Why -- and How -- S&P Allocates

Here is an in-depth look at how S&P set its allocation benchmark -- and why its recommendations diverge from it

Every week, The Outlook prints Standard & Poor's current asset allocation advice. The benchmark to which that advice can be compared consists of 60% stocks, 40% fixed-income. Why?

We undertook an analysis of different portfolio mixes, from 100% bond to 100% stock. That analysis showed the best risk/return characteristics come with a 60% stock/40% bond split.

To measure our performance, we set up a benchmark consisting of the S&P 1500 composite index (45%), the MSCI EAFE index (15%), the Lehman U.S. aggregate bond index (30%), and the Lehman three-month Treasury bill index (10%).

The reason the S&P Investment Policy Committee recommends allocations that differ from the benchmark is to offer value by factoring in the current investment climate. We currently recommend a 65% exposure to equities because we believe the continued increase in short-term rates will adversely affect the return of bonds (though we expect the Fed to stop raising rates at the May meeting). What's more, since we believe the U.S. dollar will weaken against foreign currencies after the Fed ends its rate hike program, we believe international equities will benefit.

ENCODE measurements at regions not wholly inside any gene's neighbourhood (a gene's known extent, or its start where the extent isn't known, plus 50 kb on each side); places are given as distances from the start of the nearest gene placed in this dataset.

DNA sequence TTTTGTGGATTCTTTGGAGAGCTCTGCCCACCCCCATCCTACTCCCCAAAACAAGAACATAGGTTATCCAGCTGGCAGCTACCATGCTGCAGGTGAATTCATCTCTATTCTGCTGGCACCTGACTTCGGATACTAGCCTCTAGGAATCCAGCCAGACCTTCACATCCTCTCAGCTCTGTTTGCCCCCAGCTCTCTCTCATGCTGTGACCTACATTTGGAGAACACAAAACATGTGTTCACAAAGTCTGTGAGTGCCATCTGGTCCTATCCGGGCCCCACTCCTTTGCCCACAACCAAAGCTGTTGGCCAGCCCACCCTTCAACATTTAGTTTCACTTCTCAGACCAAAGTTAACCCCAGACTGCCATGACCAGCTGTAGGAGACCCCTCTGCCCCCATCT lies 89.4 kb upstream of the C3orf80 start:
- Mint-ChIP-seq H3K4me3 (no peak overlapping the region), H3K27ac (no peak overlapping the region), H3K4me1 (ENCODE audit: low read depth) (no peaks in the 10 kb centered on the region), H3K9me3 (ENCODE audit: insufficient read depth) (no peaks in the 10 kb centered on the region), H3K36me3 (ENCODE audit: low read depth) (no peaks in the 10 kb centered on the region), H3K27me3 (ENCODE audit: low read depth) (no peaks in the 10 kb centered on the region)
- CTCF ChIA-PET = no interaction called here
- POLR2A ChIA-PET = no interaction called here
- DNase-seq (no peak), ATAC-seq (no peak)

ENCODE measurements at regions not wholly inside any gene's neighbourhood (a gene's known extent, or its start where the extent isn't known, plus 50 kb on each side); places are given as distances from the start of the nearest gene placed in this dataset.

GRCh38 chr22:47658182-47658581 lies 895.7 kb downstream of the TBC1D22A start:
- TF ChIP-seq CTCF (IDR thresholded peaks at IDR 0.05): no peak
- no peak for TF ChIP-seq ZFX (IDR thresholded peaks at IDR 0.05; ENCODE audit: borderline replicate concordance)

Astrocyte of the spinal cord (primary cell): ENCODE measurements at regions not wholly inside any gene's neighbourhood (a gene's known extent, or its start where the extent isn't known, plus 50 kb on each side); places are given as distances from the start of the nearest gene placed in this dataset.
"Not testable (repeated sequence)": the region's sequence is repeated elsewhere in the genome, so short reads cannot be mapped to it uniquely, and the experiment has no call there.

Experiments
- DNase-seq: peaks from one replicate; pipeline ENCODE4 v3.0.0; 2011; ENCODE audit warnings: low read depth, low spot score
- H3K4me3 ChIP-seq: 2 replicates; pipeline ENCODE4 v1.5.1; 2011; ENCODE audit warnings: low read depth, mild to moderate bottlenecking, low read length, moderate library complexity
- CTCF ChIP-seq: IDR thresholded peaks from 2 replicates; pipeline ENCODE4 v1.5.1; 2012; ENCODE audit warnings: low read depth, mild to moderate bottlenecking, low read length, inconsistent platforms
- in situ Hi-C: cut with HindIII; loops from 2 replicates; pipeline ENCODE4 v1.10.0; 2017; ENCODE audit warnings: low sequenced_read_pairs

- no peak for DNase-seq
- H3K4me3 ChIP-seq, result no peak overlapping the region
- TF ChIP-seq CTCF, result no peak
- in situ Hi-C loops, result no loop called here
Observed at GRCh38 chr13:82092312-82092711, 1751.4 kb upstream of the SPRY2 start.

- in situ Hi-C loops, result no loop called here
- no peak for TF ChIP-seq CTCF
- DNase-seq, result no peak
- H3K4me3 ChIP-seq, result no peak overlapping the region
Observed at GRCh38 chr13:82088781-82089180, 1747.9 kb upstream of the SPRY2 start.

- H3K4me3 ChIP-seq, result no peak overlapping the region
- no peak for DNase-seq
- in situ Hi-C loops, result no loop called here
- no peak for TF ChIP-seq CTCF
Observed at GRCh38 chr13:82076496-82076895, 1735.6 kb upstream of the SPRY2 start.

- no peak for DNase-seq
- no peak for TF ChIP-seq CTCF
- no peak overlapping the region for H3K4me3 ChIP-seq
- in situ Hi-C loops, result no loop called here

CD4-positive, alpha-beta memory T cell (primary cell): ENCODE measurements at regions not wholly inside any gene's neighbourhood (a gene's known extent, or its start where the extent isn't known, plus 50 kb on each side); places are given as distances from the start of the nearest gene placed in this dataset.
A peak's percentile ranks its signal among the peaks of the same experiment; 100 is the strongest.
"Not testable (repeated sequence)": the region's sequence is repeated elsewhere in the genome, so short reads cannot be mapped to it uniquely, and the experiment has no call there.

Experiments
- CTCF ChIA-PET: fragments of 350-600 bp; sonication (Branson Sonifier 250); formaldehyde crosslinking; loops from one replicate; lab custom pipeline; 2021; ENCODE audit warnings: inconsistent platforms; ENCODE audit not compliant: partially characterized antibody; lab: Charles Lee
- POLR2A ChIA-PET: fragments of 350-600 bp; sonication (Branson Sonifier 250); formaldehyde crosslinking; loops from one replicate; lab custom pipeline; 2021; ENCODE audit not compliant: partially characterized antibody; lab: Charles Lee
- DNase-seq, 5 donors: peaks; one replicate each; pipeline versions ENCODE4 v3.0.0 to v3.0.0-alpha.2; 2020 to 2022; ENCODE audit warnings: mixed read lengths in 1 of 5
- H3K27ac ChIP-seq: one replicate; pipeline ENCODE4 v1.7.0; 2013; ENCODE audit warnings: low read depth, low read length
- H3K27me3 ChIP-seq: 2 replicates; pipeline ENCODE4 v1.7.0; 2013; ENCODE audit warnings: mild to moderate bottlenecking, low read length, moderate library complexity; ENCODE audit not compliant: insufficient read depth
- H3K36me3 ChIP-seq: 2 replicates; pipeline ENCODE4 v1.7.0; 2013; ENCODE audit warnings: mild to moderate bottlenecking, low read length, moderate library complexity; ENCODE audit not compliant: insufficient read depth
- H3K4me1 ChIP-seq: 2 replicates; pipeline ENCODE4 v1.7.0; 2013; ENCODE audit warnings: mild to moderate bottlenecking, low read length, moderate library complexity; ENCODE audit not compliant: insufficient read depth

S&P launched its Model ETF Portfolio in November 2004. The components are available at www.spoutlook.com. From November 14, 2004 through January 31, 2006, our allocation gained 12% vs. a 10.8% advance for the benchmark. Is this allocation optimal for everyone? Not necessarily. The selection of the most appropriate allocation is subjective, based on one's risk tolerance profile and time horizon.

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